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Power Systems from a Competitor's View

July 5, 2016

I'm always interested in stories about customers that choose to migrate from x86 to POWER8 systems. When I hear about 2X performance compared to x86 when running workloads on POWER, I wonder how anyone could consider anything else. Throw in the AIX, IBM i, and Linux on Power operating systems, and to me there's utterly no reason to run another operating system on other hardware.

Of course, IBM's competition will make their own cases. Via Twitter, I found this document on migrating from Power Systems to HPE Open Systems, and I'm legitimately curious to hear your own responses to these arguments:

Hewlett Packard has several decades of experience in migrating mission-critical applications from IBM Power Systems to HP (and now HP Enterprise) open systems. HPE has demonstrated that the majority of such migrations result in a significantly less expensive operating environment – often by a factor exceeding 50 percent. At the same time, the new HPE open environments match or exceed the performance and availability attributes of the original Power Systems.

First they talk about fewer ISVs supporting POWER. Then they discuss costs.

Of special importance is the cost of the Oracle database management system. Many of the applications being migrated use an Oracle database. Oracle charges twice as much per CPU for Power Systems than it does for x86 platforms. Furthermore, Oracle RAC (Real Application Cluster) costs $11,500 on an x86 and $23,000 per core on an IBM Power System.

Why does Oracle charge twice as much per CPU? Because POWER can do twice as much work, so you need half as many cores to run your workload.

It might be worth reading through these slides and thinking about why infrastructure matters and why you might consider POWER systems. Some of these same concepts were covered in a recent AIX Virtual User Group session (video here).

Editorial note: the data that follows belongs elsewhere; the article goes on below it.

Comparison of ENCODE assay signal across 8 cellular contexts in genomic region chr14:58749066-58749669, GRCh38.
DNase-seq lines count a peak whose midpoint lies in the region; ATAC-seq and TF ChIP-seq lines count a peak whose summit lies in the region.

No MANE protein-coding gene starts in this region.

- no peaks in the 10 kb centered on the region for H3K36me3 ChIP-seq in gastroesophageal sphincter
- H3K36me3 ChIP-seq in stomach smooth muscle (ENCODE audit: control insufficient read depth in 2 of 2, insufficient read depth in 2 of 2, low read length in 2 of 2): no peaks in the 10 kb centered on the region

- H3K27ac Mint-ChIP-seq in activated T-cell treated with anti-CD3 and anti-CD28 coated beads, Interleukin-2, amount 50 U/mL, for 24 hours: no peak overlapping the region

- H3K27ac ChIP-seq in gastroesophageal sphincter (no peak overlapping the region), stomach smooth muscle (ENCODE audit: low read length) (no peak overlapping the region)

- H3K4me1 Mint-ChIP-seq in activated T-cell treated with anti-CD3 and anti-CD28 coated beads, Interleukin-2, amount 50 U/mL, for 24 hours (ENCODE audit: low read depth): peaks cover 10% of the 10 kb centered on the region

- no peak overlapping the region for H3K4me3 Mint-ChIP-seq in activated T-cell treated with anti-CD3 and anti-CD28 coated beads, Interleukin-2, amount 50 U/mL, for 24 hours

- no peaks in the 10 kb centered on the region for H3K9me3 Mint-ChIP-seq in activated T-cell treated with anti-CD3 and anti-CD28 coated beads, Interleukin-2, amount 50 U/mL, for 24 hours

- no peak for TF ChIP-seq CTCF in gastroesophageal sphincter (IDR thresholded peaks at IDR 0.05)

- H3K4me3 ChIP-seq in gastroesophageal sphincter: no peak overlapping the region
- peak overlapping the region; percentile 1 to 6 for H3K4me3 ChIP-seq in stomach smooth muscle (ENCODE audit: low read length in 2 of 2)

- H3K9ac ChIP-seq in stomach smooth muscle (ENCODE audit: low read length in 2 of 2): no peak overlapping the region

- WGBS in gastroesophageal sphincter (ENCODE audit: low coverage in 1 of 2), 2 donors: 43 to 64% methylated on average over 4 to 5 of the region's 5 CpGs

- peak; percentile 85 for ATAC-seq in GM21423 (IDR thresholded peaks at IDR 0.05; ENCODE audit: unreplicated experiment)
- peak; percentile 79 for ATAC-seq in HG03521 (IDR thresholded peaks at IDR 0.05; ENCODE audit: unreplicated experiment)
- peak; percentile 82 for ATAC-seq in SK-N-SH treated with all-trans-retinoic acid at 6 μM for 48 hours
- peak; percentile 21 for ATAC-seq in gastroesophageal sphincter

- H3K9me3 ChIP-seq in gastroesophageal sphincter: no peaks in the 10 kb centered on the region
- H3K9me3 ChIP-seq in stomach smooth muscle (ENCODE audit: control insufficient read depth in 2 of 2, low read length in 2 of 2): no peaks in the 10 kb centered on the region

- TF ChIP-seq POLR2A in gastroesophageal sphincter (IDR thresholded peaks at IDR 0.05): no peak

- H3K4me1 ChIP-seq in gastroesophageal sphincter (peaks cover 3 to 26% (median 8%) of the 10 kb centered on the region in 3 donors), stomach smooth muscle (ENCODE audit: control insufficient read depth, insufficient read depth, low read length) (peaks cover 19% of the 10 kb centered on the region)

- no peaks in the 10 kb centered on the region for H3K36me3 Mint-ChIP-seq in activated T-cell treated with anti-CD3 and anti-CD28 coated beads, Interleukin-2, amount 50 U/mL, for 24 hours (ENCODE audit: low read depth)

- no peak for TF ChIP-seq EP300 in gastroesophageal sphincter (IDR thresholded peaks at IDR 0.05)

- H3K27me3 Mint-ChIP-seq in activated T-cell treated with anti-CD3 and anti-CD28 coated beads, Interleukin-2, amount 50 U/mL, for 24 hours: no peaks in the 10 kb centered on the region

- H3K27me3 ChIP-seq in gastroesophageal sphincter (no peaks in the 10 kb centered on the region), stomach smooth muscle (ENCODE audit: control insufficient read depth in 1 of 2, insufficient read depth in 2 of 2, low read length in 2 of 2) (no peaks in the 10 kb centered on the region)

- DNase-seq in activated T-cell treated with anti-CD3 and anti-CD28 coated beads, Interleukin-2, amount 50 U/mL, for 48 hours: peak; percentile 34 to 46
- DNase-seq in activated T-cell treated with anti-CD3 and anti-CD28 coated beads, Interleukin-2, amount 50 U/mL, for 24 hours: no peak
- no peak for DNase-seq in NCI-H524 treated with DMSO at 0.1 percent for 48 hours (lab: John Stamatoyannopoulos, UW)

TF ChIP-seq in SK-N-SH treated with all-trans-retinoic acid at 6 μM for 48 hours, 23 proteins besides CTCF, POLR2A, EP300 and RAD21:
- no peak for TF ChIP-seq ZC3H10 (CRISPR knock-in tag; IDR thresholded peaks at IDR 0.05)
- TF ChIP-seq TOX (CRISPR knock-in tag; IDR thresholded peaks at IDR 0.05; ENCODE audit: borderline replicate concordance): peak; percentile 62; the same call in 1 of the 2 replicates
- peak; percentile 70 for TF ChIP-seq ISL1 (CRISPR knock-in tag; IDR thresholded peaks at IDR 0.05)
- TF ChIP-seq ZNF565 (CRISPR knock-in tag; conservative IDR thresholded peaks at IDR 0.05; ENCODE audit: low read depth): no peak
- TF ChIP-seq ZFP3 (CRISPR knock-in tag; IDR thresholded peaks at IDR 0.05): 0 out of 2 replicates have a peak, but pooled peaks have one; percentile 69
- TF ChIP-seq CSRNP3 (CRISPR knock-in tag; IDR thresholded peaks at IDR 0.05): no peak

POWER8 has 4X threads per core, 4X the memory bandwidth, 6X cache per core, and runs at higher clock frequencies. Performance per core has grown with each POWER generation, which means you need fewer cores to do the same amount of work, and you can consolidate more workload onto the same server.

Why is Google interested in POWER servers? Why are these new high performance computing contracts being won by POWER servers?

The other reason to think that Google is serious about the OpenPower effort is that Google is a big believer in the brawny core – as opposed to the wimpy one – and the POWER8 chip has more threads, more memory bandwidth, and will have several high speed interfaces, including IBM’s CAPI and Nvidia’s NVLink, to attach adjunct memory and processing devices directly into the Power chip memory subsystem and processing complex.

"There are only two brawny cores out there: Xeon and Power,” MacKean explained. “Power is directly suitable when you are looking at warehouse-scale or hyperscale computing from that perspective. I actually think that the industry is going to be moving towards more purpose-built computing, and I think that is different users are going to be able to leverage the advanced I/O that IBM is opening up through OpenPower. They are going to be able to go with purpose-built platforms that suit their workloads. I think this is a big part of this. We just heard about the CAPI 2.0 interface having twice the bandwidth and we are actually excited about how that will play out at the system level. It is open, and we are seeing a lot of people innovating in a lot of directions.”

Google gets it. When you're running critical workloads, you're not looking for ways to cut corners.

Where do you see yourself going in the future?

Posted July 5, 2016| Permalink

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